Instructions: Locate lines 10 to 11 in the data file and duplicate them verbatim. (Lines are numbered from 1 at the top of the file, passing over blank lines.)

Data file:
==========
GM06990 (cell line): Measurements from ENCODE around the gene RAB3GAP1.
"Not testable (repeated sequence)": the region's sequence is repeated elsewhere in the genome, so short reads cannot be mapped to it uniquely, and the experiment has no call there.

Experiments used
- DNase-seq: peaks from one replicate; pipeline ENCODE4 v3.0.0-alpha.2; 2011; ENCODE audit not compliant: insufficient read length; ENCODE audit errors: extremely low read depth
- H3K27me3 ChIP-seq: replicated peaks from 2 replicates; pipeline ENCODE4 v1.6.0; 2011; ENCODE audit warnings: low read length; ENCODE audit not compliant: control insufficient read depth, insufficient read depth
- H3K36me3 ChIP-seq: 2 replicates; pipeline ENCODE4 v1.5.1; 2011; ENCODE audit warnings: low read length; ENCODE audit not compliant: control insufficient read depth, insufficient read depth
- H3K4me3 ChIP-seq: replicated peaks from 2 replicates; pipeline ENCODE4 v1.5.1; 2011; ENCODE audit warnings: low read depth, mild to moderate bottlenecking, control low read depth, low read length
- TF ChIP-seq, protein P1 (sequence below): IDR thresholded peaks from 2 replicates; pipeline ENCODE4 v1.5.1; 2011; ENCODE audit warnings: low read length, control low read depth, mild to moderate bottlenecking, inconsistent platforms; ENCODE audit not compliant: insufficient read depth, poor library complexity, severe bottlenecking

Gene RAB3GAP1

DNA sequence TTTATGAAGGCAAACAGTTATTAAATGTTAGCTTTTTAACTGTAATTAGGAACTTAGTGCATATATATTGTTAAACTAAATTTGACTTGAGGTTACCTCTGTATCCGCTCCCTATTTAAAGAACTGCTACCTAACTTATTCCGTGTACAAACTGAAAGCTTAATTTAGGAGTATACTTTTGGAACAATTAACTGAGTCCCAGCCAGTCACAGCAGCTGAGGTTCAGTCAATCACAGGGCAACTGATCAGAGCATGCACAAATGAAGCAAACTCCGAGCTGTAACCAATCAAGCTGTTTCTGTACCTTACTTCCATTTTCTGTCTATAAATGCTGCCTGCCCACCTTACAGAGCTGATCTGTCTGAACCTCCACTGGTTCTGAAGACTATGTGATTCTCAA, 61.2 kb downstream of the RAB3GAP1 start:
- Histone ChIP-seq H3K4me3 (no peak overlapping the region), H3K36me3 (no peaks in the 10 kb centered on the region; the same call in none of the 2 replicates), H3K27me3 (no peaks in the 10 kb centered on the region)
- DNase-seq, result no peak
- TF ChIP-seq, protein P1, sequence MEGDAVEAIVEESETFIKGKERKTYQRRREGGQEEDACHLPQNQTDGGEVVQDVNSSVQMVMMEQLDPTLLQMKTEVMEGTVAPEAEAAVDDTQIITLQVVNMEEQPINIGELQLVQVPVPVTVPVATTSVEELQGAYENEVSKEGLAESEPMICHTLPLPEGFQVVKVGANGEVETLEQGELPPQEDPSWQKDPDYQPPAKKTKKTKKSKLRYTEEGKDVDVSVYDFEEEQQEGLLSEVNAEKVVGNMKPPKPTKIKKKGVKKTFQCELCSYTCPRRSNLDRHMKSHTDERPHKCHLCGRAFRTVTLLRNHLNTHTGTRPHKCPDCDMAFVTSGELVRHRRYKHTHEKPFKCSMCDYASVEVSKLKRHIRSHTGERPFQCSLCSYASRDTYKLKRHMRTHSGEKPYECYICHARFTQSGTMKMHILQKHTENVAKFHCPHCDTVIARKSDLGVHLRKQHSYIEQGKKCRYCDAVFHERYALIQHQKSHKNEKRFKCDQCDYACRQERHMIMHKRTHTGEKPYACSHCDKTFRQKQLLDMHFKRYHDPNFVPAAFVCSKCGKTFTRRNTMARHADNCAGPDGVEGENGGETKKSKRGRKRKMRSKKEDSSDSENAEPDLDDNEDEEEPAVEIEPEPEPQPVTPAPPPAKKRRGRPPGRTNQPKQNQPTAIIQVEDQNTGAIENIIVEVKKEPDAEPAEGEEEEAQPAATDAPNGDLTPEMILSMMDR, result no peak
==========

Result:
DNA sequence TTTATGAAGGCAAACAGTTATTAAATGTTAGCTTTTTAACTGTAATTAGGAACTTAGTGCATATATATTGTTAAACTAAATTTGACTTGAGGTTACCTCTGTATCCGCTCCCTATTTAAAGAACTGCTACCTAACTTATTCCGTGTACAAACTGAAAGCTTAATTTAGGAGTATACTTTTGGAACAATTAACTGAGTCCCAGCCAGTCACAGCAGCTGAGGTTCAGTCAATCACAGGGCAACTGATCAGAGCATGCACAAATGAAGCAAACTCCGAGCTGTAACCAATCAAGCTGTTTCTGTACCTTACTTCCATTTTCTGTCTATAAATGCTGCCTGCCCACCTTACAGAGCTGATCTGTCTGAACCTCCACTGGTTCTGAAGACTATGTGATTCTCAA, 61.2 kb downstream of the RAB3GAP1 start:
- Histone ChIP-seq H3K4me3 (no peak overlapping the region), H3K36me3 (no peaks in the 10 kb centered on the region; the same call in none of the 2 replicates), H3K27me3 (no peaks in the 10 kb centered on the region)